Davis said he did not completely test his biceps muscle because "I wasn't real confident in snapping off the curveball as of right now." He said he's sure that his confidence in the arm will improve in the coming starts.

"All in all it was a great day," Davis said.

Arizona manager Bob Melvin said OF Eric Byrnes will make his spring debut Friday in center field against the Los Angeles Angels in Tempe.

Byrnes, recovering from hamstring injuries, played left field and went 1-for-4 with a homer in a minor league game on Tuesday.

The loss of CC Sabathia and Ben Sheets to free agency might be a little less painful for Milwaukee with the way Yovani Gallardo is pitching this spring.

The 23-year-old right-hander held Arizona hitless through five innings in the Brewers' 4-1 victory over the Diamondbacks.

Arizona managed just one hit the entire game.

Gallardo, who missed virtually all of last season with knee injuries, faced only 16 batters, one more than the minimum. He struck out three and walked three. Two of the base runners were erased, one on a rundown and the other on a double play.

"It felt great. I think all my pitches were working for me," Gallardo said. "I was able to mix and match every pitch and get ahead of the hitters."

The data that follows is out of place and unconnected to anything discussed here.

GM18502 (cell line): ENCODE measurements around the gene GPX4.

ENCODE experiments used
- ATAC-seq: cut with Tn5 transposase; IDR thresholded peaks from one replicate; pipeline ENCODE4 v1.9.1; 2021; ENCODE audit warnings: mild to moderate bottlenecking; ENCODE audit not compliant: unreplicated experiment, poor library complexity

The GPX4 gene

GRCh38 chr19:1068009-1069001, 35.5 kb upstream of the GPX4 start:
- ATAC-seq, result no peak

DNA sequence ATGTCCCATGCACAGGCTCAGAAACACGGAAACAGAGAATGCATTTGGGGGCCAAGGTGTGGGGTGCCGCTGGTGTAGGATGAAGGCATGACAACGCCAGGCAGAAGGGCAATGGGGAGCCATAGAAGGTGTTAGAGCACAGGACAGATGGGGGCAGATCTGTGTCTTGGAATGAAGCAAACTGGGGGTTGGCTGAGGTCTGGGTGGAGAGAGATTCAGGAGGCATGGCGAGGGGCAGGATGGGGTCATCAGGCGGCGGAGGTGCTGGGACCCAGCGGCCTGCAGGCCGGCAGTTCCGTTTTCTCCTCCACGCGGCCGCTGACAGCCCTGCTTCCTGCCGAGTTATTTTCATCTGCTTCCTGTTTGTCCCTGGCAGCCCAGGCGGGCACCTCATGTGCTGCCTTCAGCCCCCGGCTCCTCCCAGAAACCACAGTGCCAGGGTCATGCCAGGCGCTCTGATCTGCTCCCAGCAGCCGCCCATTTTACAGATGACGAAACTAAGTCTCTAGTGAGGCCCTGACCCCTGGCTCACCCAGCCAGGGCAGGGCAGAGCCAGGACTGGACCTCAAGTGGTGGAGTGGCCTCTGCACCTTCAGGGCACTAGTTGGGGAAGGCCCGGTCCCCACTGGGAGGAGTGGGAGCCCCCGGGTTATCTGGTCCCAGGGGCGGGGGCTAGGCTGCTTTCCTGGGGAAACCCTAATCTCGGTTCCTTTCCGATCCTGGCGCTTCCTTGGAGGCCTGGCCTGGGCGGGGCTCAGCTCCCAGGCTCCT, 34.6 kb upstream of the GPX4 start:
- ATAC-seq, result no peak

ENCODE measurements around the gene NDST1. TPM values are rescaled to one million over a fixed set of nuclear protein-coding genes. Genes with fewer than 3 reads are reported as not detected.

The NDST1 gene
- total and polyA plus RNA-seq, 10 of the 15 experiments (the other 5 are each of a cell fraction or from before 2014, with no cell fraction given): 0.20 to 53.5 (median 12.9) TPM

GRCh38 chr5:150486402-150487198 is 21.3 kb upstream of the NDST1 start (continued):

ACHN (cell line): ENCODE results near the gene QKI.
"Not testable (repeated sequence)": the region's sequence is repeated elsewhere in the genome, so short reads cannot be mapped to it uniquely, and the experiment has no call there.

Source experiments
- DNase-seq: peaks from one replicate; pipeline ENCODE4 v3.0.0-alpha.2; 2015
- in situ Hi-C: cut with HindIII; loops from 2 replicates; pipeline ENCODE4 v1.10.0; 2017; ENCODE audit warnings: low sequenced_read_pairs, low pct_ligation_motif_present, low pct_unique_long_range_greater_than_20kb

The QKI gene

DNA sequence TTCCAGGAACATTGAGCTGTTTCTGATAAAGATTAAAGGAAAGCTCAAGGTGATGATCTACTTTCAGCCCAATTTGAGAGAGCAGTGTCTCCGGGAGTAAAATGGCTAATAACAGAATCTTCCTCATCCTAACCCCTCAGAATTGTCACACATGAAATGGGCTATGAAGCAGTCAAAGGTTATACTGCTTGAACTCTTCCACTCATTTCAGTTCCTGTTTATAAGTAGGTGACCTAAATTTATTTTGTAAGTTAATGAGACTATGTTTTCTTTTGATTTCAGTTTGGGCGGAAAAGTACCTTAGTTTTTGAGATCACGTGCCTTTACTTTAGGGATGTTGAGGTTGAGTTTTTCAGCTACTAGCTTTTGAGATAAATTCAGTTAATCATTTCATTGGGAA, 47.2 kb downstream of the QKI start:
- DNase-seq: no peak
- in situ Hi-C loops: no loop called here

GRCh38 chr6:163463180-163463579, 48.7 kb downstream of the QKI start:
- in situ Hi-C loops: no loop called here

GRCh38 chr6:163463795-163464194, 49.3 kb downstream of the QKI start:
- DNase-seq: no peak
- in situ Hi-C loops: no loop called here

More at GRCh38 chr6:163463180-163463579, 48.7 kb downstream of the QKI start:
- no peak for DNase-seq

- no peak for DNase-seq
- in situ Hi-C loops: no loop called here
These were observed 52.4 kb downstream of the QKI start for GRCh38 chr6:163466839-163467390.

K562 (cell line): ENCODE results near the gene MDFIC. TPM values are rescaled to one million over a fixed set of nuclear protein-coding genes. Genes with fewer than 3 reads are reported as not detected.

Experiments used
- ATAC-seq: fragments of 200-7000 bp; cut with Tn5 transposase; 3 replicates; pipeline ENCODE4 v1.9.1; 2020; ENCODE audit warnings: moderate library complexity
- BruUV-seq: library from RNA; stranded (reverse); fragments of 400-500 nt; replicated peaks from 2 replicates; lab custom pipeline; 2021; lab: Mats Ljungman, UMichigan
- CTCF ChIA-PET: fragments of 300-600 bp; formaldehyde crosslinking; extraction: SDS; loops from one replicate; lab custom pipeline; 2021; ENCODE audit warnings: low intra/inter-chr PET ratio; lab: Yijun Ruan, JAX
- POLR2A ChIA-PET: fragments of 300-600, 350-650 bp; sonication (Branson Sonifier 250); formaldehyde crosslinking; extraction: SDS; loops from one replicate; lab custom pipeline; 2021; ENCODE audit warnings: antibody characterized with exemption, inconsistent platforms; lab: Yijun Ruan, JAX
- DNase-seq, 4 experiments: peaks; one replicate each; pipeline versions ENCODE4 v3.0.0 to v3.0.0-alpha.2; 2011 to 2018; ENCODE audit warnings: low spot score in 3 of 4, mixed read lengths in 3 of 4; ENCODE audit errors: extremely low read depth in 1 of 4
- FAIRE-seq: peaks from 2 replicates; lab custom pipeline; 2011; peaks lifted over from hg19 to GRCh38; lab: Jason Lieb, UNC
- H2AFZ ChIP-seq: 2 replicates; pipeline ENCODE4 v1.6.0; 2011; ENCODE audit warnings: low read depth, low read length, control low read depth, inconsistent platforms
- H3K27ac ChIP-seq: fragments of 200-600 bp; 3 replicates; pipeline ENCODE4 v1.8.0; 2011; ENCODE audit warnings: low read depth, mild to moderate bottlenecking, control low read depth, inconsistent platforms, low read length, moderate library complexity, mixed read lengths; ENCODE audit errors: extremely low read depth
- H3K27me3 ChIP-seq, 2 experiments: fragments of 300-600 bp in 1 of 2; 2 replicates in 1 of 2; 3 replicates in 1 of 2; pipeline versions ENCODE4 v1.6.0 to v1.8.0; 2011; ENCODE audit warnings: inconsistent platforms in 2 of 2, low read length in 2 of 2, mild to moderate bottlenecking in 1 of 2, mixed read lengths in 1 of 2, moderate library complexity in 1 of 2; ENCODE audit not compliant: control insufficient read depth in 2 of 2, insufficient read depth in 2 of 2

Gallardo has held opponents without a run in four of his five starts this spring. His second shutout performance gives him a string of nine consecutive scoreless innings.

Ken Griffey Jr. will make his first start of the spring in left field when the Seattle Mariners play the San Diego Padres on Thursday.

Griffey has been relegated to DH for Seattle while recovering from offseason knee surgery. The 39-year-old has said he hopes to play in the outfield regularly once the season begins.

Seattle manager Don Wakamatsu says the plan is to play Griffey three consecutive games, first in left then DH then back in left field.

Griffey did not play in the Mariners' road game against Kansas City on Wednesday and is batting only .143 this spring. He has yet to hit his first home run since re-signing with his first team just before the start of camp and hasn't driven in a run.